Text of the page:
„Christ on the Bus” could be seen in Würzburgu Diocesan Musem which bought the painting in 1990. That was just after an exhibition in Thomas Morus Akademie in Bensberg which was opened by cardinal Maisner. One of the texts for the catalogue was written by cardinal Macharski. Should I prove further that the Pope is a Catholic? Jesus turned water into wine at Cana and it was never said that he didn’t drink that wine, so… Whoever is appalled by Christ in contemporary clothes should not have slept at church when their priest was preaching about constant presence of Christ in our world. Or they could go to any of the doctors: the one for the Eustachian tube or the one for the head. Anyone, not only the artist, has unlimited freedom of interpretation. Why should somebody else’s conscience put limits on my freedom? asks Paul of Tarsus (1 Cor, 10,29). And besides all of this – I consider some of the paintings you are asking about to be masterpieces. In effect, I believe that this is exactly the reason why they bring about such emotions.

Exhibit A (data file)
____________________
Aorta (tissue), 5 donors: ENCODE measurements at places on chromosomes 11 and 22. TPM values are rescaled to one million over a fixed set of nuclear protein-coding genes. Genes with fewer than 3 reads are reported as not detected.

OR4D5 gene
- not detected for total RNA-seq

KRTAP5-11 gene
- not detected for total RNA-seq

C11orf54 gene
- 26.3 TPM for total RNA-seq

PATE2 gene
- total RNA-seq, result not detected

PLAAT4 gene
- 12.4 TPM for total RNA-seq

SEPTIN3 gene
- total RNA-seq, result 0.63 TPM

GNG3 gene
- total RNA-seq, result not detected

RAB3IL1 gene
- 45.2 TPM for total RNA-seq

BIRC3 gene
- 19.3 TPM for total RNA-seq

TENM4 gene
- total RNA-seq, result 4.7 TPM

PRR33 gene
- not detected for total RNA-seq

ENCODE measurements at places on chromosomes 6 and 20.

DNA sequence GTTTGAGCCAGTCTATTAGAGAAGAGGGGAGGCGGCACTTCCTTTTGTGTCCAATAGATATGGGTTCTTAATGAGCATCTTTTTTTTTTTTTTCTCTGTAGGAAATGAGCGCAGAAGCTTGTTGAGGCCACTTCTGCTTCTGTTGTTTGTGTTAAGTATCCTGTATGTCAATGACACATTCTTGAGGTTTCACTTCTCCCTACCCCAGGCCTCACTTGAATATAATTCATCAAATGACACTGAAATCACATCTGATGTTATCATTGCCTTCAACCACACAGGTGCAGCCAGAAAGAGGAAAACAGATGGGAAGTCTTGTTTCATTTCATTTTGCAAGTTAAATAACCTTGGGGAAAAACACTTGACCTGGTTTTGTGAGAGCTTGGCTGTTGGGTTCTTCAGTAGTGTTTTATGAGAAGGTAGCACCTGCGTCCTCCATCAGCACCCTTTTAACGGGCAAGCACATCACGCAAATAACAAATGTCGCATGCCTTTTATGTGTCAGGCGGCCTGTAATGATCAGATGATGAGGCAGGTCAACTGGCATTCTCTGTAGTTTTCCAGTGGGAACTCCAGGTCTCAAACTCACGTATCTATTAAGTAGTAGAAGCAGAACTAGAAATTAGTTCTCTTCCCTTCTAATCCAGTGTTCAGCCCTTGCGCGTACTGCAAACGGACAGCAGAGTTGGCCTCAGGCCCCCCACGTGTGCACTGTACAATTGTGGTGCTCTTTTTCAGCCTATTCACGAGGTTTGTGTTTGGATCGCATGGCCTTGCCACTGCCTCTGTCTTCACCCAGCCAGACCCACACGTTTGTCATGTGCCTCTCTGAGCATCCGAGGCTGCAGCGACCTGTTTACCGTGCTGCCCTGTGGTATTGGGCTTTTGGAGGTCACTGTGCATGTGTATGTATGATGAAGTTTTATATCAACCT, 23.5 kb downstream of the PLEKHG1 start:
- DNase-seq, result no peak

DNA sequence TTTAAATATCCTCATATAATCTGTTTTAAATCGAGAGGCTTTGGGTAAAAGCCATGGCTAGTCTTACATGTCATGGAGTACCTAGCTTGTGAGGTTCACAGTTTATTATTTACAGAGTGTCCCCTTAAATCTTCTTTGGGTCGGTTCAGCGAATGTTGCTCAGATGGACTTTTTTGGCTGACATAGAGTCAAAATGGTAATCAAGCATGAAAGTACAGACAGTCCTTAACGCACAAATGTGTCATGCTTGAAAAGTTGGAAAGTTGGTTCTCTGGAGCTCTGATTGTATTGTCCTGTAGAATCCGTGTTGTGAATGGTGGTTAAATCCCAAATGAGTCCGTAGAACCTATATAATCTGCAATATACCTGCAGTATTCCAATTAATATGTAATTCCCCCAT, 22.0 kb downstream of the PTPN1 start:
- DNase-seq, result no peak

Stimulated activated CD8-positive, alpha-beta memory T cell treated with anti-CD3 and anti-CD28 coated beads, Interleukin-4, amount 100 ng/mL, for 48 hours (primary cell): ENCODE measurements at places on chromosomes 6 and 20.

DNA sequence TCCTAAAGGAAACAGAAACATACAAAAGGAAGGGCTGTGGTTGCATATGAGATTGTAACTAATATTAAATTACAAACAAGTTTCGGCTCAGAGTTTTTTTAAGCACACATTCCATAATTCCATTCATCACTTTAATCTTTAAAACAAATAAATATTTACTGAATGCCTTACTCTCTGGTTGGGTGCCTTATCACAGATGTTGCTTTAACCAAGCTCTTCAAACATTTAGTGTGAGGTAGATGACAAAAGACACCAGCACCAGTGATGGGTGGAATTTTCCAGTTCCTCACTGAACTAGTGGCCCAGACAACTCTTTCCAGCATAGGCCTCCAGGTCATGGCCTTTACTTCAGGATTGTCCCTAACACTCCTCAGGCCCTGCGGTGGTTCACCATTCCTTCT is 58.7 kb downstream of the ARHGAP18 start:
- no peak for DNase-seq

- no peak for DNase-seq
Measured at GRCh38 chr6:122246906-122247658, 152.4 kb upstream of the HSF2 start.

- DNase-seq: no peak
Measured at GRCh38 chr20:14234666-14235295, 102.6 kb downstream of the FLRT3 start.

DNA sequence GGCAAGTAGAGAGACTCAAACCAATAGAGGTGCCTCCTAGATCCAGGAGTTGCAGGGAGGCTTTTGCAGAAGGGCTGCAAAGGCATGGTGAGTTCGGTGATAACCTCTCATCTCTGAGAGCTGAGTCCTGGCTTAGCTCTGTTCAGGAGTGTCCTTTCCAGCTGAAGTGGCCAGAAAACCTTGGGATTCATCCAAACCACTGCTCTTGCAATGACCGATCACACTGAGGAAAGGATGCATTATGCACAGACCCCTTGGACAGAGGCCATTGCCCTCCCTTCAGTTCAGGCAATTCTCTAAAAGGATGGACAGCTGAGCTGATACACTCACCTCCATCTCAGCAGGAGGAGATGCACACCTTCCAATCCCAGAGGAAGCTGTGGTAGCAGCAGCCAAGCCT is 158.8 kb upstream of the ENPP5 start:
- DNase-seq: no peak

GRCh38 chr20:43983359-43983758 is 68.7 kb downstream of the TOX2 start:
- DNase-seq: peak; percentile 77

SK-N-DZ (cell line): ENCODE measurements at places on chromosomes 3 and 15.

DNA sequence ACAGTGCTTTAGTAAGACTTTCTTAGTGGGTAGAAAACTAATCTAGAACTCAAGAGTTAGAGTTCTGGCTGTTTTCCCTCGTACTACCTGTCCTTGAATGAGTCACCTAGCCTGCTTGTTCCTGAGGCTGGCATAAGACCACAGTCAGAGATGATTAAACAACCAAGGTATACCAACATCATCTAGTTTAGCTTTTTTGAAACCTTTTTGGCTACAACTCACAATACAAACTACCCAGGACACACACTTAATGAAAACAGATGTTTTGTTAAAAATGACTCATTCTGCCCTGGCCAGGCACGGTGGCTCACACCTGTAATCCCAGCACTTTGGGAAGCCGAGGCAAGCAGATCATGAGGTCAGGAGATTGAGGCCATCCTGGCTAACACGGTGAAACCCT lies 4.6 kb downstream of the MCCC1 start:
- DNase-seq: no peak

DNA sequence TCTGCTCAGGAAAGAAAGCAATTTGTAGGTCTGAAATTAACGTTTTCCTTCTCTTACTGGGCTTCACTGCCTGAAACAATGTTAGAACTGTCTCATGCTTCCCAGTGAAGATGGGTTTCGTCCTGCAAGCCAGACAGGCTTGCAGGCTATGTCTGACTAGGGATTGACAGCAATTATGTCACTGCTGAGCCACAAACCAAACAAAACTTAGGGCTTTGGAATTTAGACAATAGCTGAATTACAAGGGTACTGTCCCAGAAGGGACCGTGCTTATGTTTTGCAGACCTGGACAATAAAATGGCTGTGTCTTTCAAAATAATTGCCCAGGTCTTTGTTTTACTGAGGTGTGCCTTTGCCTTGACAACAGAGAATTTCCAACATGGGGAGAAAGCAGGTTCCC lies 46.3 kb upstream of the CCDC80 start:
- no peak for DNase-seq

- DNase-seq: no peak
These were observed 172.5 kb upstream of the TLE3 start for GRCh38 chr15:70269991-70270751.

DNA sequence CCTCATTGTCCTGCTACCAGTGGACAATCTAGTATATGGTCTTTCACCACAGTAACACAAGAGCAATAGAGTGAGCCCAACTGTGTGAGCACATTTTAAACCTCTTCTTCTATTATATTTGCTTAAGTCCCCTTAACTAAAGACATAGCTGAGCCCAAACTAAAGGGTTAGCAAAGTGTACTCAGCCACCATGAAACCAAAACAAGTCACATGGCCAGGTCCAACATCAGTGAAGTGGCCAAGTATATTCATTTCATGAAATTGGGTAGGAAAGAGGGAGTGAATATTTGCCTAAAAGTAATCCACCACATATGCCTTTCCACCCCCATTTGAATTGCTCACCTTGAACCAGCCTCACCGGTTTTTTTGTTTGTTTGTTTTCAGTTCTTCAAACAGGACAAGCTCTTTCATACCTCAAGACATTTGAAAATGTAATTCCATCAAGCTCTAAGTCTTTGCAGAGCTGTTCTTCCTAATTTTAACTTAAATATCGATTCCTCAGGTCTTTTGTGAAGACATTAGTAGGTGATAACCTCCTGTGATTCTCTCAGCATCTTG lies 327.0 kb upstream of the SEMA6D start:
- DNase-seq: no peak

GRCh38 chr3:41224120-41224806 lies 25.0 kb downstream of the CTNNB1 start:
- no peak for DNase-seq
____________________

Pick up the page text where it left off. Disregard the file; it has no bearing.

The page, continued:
Elements of religion intertwine in your paintings with elements of mythology, these scenes are often set in the contemporary reality. Are these two worlds (religion and mythology) only fantasy for you, are they both only a concept of some illusive dimension?

Religion - myth. These belong to metaphysical or spiritual space which for most people is indispensable. Because even though – in the name of fight against superstition and tradition – they throw everything away, after that they often run naked in the forest and hug trees to connect with the cosmic energy or something like that. Art has always belonged to the same category. There is nothing more hilarious than an artist para-scientist who hardly passed their final school exams and for shit money carries out „research projects” on which established institutes and centers spend loads of budgets; or artists and politically engaged publicists who always lose with kids producing memes for smartphones. The artist should be somewhat of a magus, a wirewalker balancing on the edge of the real and the elusive. Like Jimi Hendrix or Francis Bacon.  

You have been distancing yourself from Malczewski lately, but his impact on your paintings are clearly visible, especially in the older pieces. Fantastic elements, symbolisms, the way you capture a character, frequent self-portraits. Is your current attitude to Malczewski the effect of too frequent comparisons?